It was a pleasure to visit Park County with other statewide elected leaders this week. We visited with students, businesses, local leaders, and others about the great efforts in Park County. Shout outs to Powell Superintendent Jay Curtis for joining us on the Powell tour of the community makerspace and Cody Superintendent Ray Schulte who attended the Forward Cody dinner banquet–thank you. Community partnership from education leaders pays off today and tomorrow!
A recurring topic in every community I visit is moving past mineral dependence through economic diversification. The ENDOW (Economically Needed Diversity Options for Wyoming) executive council released preliminary recommendations last week. With innovation, diversity, and economic success as overarching ENDOW goals, little can be accomplished without a strong education system that fosters a future workforce. Here are the recommendations. Please note the education recommendations on page 2:
Provide equitable opportunities for students to learn computer science
Improve higher education attainment and retention of graduates
Allocate resources for workforce training
Details under the education recommendations can be found beginning on page 7. The ENDOW council is both aware and supportive of policy recommendations I’ve made to the recalibration and education committees during this legislative interim. I look forward to continued work and support of legislation to expand computer science education, workforce development, and improved student outcomes.
Wyoming’s ESSA plan is still under review at the U.S. Dept. of Education (ESED) with the 120 day timeline drawing to a close. We have worked closely with USED over the past several weeks to ensure compliance with federal law and make necessary adjustments to the plan. We look forward to getting an approved plan over the finish line very soon.
The Chapter 41 rules are out for public comment through February 18. To view the rules or comment, visit the following link. The rules establish the minimum requirements that districts must meet to provide part-time or full-time virtual education to Wyoming students. The revised rules are in fulfillment of SEA0057 passed during the 2017 legislative session. Many stakeholders took part in drafting these rules and I appreciate the participation.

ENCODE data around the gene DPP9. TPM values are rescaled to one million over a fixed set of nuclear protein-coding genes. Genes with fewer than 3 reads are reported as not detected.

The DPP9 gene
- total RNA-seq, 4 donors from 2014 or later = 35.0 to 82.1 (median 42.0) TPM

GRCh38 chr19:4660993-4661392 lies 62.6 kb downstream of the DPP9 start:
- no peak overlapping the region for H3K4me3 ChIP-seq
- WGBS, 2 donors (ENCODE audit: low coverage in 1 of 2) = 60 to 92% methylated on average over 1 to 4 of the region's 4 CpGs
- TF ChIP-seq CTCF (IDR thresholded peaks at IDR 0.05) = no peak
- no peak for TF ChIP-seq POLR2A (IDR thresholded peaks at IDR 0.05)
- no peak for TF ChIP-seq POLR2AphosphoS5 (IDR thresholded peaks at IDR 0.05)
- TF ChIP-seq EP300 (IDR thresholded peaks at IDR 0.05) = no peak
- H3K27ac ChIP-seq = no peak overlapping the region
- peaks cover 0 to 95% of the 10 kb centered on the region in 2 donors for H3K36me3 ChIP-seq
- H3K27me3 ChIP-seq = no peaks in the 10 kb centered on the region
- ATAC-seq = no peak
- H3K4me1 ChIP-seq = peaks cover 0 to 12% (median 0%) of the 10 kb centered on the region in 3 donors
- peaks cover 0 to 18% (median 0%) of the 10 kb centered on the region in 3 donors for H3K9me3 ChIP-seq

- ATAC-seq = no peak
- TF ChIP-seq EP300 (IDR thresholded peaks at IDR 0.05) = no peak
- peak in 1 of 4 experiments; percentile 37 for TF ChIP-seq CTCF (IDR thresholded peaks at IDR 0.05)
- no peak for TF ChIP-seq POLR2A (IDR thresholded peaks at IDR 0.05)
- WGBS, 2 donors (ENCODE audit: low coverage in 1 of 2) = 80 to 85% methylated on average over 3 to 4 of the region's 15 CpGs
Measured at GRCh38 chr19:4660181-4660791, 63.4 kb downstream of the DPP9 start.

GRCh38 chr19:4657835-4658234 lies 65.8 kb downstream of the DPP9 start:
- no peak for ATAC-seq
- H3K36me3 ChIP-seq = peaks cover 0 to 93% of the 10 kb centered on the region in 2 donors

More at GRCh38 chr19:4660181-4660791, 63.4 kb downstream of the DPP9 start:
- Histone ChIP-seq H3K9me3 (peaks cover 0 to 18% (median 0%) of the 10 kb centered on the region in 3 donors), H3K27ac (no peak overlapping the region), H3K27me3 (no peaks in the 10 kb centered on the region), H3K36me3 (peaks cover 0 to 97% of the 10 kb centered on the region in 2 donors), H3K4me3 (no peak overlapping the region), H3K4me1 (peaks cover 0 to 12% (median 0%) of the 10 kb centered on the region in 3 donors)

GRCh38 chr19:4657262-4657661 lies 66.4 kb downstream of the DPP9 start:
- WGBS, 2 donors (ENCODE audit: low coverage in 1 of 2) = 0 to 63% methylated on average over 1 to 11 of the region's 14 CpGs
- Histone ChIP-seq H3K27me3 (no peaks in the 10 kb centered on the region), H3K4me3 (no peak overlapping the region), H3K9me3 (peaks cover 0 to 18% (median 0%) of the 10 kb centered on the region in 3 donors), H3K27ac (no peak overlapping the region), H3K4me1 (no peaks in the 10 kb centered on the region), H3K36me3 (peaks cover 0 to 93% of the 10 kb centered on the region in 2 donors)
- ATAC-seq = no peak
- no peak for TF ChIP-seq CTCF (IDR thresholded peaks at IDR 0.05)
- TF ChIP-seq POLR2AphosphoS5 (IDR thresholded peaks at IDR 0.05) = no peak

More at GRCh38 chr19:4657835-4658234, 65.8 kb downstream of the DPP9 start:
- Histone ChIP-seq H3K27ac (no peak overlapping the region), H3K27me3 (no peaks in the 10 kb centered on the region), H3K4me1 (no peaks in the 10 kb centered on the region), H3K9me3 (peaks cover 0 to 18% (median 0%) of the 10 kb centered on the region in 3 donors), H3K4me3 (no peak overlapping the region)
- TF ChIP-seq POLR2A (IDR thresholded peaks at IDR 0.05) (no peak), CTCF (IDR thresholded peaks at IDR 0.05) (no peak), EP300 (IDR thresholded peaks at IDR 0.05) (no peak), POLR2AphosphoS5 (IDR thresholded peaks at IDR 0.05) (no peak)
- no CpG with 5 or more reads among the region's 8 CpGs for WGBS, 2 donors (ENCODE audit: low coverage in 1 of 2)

The optional WY-TOPP winter interim testing window will be open January 16 to February 9, and will now include grades 1 and 2. Please continue to have your assessment coordinators, teachers, and others reach out to WDE to work through issues or give feedback.
The statewide accreditation task force met this week and began a productive dialogue about state-led accreditation. The task force is comprised of educators from all five regions in the state. The group will continue to meet and provide recommendations to the WDE with a discussion that is centered around:
The definition and purpose of accreditation
Revisions to the Chapter 6 rules
The annual accreditation report and required evidence
This will be a brief update written from Thermopolis. I am here under a ruse to recognize the work of PLCs at Thermopolis Middle School. The truth is that Wyoming brought back the Milken Educator Award and the assembly quickly shifted gears to recognize Shannon Hill as a 2017-18 recipient for her work as a Physical Education teacher. The award comes with national recognition and $25,000! You can read the full release from Milken here and watch the exciting announcement video here. She was completely surprised!
Congratulating Shannon! (photo courtesy Milken Family Foundation)